This is a golden opportunity for both Assam and Nagaland to solve their boundary problem once and for all. It not only provides a face-saving mechanism for both sides but also a chance for them to remain good neighbours. Once an agreement is arrived at, the later trouble-makers can be identified more easily and dealt with. This means that both sides must approach the table on the basis of give and take. It means Nagas must stop making historical claims and give a chance to Assam Government to take a stand with which it can carry its people. On the other hand, Assam must also respect the traditional boundaries of Nagas to the extent possible. This also means that Assam must also forget its own understandable sensitivity about the fact that all NE was once Assam. Both sides can remember the best of the history of their relations and renew their ties. Nagas and Assamese have often been at loggerheads but they have also had some of the best and warmest relations. This should not be lost.
A little diversion here but I want to mention an instance of Assamese friendship to Nagas. In 2001, following Government of India and NSCN-IM agreement to extend ceasefire to all Naga inhabited areas, the situation in Manipur became explosive and all Nagas from Imphal also ran away from the Valley fearing for their lives. The national media was churning out news of the unreasonableness of the Nagas and supporting that Manipur should not be divided. The Nagas in Assam were also beginning to feel the heat. In short, the Naga people had more or less become encircled with unfriendly neighbours because even in Assam a lot of voices were being raised in support of Manipur and against Nagas—if the road from Assam side had been cut off, the Nagas would have become completely encircled. Following two meetings in Kohima within two months by all representatives of Naga NGOs, Churches and those from Manipur, Assam, Arunachal Pradesh and Myanmar, it was decided that Nagas needed to carry out a journey of reconciliation within Naga Family and with neighbouring communities.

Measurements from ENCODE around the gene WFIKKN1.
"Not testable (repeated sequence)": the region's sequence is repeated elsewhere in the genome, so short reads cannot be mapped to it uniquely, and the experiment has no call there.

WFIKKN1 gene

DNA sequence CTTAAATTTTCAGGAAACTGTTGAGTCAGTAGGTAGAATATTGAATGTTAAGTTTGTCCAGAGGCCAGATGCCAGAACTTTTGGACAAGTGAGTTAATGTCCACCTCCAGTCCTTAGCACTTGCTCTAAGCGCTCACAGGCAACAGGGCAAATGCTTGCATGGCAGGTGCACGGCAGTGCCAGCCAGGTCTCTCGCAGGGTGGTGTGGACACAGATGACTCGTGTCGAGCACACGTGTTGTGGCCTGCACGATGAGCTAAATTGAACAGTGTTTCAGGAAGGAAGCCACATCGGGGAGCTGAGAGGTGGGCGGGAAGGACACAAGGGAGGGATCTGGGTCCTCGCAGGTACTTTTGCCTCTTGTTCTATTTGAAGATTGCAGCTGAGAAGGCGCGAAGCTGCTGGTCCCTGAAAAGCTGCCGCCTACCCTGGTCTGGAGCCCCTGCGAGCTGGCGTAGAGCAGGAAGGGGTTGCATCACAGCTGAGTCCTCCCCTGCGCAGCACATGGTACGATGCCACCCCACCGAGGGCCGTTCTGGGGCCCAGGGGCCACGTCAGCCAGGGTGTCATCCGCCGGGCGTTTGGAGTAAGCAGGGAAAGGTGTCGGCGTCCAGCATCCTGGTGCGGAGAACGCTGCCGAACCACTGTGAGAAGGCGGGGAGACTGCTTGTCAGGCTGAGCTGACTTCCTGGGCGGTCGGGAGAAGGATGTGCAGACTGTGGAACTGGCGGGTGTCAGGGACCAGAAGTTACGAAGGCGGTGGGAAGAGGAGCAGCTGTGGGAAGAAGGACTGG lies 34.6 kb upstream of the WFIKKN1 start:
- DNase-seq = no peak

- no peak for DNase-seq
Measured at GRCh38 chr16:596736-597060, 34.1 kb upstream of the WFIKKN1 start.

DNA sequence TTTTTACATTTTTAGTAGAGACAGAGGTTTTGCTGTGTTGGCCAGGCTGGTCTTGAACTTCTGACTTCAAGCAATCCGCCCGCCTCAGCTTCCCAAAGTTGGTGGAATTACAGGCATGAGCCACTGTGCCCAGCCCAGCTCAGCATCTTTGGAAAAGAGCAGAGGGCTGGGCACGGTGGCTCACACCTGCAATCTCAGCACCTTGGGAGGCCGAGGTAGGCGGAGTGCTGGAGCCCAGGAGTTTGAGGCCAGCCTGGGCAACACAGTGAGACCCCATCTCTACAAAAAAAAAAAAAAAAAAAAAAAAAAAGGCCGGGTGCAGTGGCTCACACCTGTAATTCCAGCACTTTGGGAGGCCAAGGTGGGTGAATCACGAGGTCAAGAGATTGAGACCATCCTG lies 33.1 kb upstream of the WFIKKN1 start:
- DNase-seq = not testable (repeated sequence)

Considering the immediacy of the situation, the decision was to pay a goodwill visit to Assam and other neighbouring state communities. Assam Sahitya Sabha was approached whether such a Naga goodwill visit would be welcome. Mr Homen Borgohain, then the Sabha’s President, whole-heartedly welcomed it. A three day visit followed, led by then Naga Hoho president, Mr M Vero. The visit started by the Naga team paying respects to the two grand old ladies of Assam – Mrs B.P. Chaliha and Mrs G Bordoloi. The chief minister of Assam, Mr Tarun Gogoi cancelled his own election programme to stay back in Guwahati and receive the Naga delegation. The then Home Minister of Assam, Mr Pradyut Bordoloi, attended all the major functions of the delegation to show that Assam Government was fully supporting the Naga visit. The Opposition political parties and ULFA also welcomed the visit. The warmth shown by the Assamese people at a time when the Nagas were in trouble could not be forgotten. The fall-out was the Indian media changed its views, the Meitei agitation fizzled out and the discussion went up to the BBC while research scholars from as far away as America started coming to Nagaland. The Assamese people stood with the Nagas in their time of need. Would Nagas do a similar thing to a neighbour in need?